Backup with trusted repository storage is essential (secure, reliable and efficient). Here’s a fresh example of data loss issues Veeam is seeing in support (Anton Gostev’s Weekly Word) from users who chose “low-end” NAS as their backup storage. What makes this one worth highlighting here is the usage of NFS protocol, which removes all those additional quirks of the SMB stack which Anton talked about so much here before, thus leaving very few moving parts.
To start, just a couple of data points to help you better understand the output (and also explain why Veeam loves to deal with NFS in such cases). Basically, NFS allows issuing critical data write commands with the special FILE_SYNC flag, which lets NFS clients specify that the data must be written to disk before the NFS server replies. So upon getting a reply, they can be sure that the data has been successfully stored on persistent media which in turn allows applications to, for example, finalize the corresponding transaction. While in case asynchronous writes are being done, NFS clients can request to land them to disk with the COMMIT command. You can read more about these flags here.
So, it was just Veeam issuing NFS commands against the storage device, and Wireshark capturing all commands and their content. After doing this for some time, they have spotted some obvious data losses. Below are the relevant parts of Wireshark outputs.
First data loss was at rewriting some data in the file:
592900 248.749308 IP1 IP2 NFS V3 WRITE Call (Reply In 592908), FH: 0x9b5a7c0e Offset: 12288 Len: 4096 FILE_SYNC 592913 248.750430 IP1 IP2 NFS V3 COMMIT Call (Reply In 592918), FH: 0x9b5a7c0e 596098 249.549631 IP1 IP2 NFS V3 READ Call (Reply In 596101), FH: 0x9b5a7c0e Offset: 12288 Len: 4096
Everything looks good here except after synchronously writing some actual data with the first operation, Wireshark content drill-down showed that the storage returned they all zeroes when Veeam tried to read this data back a bit later. So it’s not just a single bit rot – it’s a whole lot of data gone.
Second data loss was in appending new data to the existing file:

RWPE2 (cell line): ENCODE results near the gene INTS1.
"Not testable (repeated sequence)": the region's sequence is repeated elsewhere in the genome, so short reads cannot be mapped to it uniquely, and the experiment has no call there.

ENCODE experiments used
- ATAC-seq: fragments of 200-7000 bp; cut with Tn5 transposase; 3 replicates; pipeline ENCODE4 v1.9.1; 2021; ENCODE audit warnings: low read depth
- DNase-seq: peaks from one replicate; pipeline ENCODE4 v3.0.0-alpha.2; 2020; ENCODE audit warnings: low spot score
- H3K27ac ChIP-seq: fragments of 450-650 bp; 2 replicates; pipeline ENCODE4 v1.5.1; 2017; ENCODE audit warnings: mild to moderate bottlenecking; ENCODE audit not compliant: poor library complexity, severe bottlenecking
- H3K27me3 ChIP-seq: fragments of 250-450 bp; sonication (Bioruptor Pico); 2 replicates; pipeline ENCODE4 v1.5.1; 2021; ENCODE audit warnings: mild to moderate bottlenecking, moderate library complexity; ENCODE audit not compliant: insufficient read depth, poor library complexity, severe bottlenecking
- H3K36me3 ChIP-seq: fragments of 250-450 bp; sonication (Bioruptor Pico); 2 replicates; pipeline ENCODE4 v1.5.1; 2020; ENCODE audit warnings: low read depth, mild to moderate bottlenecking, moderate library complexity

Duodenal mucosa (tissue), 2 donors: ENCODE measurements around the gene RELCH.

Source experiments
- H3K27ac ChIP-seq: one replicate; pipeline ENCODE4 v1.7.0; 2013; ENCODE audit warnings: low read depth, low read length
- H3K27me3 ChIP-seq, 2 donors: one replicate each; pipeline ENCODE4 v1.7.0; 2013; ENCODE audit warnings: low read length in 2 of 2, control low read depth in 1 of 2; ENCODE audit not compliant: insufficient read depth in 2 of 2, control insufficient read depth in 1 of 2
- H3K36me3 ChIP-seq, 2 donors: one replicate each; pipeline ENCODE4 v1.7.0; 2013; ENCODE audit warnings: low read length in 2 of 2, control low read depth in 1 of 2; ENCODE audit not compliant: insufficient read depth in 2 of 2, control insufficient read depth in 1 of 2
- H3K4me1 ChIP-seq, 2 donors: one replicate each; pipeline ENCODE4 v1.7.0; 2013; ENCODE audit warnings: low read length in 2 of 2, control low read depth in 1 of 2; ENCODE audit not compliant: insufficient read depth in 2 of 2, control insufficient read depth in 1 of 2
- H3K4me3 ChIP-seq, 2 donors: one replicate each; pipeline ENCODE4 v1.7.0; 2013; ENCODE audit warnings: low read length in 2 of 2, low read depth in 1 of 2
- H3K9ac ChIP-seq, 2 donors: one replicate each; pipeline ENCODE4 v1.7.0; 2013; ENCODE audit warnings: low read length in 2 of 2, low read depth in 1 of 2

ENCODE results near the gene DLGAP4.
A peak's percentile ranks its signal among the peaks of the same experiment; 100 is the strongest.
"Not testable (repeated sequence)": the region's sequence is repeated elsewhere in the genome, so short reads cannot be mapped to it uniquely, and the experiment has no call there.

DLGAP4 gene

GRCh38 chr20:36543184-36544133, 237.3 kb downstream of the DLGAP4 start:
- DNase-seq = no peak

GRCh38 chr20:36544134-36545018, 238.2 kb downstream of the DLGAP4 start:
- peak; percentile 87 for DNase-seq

592021 248.652950 IP1 IP2 NFS V3 CREATE Call (Reply In 592023), DH: 0x64222626/06j00000000000000e7-0000.vindex Mode: GUARDED 592023 248.653470 IP2 IP1 NFS V3 CREATE Reply (Call In 592021) -> handle: [hash (CRC-32): 0x9b5a7c0e] 592857 248.746030 IP1 IP2 NFS V3 WRITE Call (Reply In 592861), FH: 0x9b5a7c0e Offset: 40960 Len: 4096 FILE_SYNC 596080 249.546216 IP2 IP1 NFS V3 LOOKUP Reply (Call In 596079), FH: 0x9b5a7c0e -> size: 40960
As you can see, here the data was just lost completely as the file size remained unchanged after they synchronously wrote 4096 more bytes at offset 40960.
“You Had One Job” meme fits this situation too well. Veeam didn’t not name the NAS vendor in this particular support case because tnhey have been seeing similar data losses with many vendors from the corresponding market segment. But they don’t want you to think it was some noname: contrary to that, it seems to be the default vendor which comes to everyone’s minds when they think cheap NAS. Veeam will say though that after seeing all this, the customer immediately decided to go ahead and buy some proper storage instead.
So if this does not convince you to finally stop deploying low-end NAS for your backup storage, then I don’t know what else will. Honestly, I don’t even know why they are still on the table after so many years of us recommending against using them… especially when our users admit that the cost difference of going with a general-purpose server is negligible but the benefits go well beyond just having storage you can trust.
This week, I am in Prague for Veeam Vanguards Summit 2021: Learning, networking, and fun! 🙂
Step by Step Guide Veeam B&R 11 Upgrade: Guide.
Veeam CDP and Application consistency: Blog Post.
Veeam improves the engine in version 11: Blog Post.
Veeam B&R v11 and ReFS: Blog Post.
Veeam B&R 11 – Continuous Data Protection: Blog Post.
Microsoft Teams Backup with VBO v5: Blog Post.
Protect your Backup against Ransomware: Blog Post.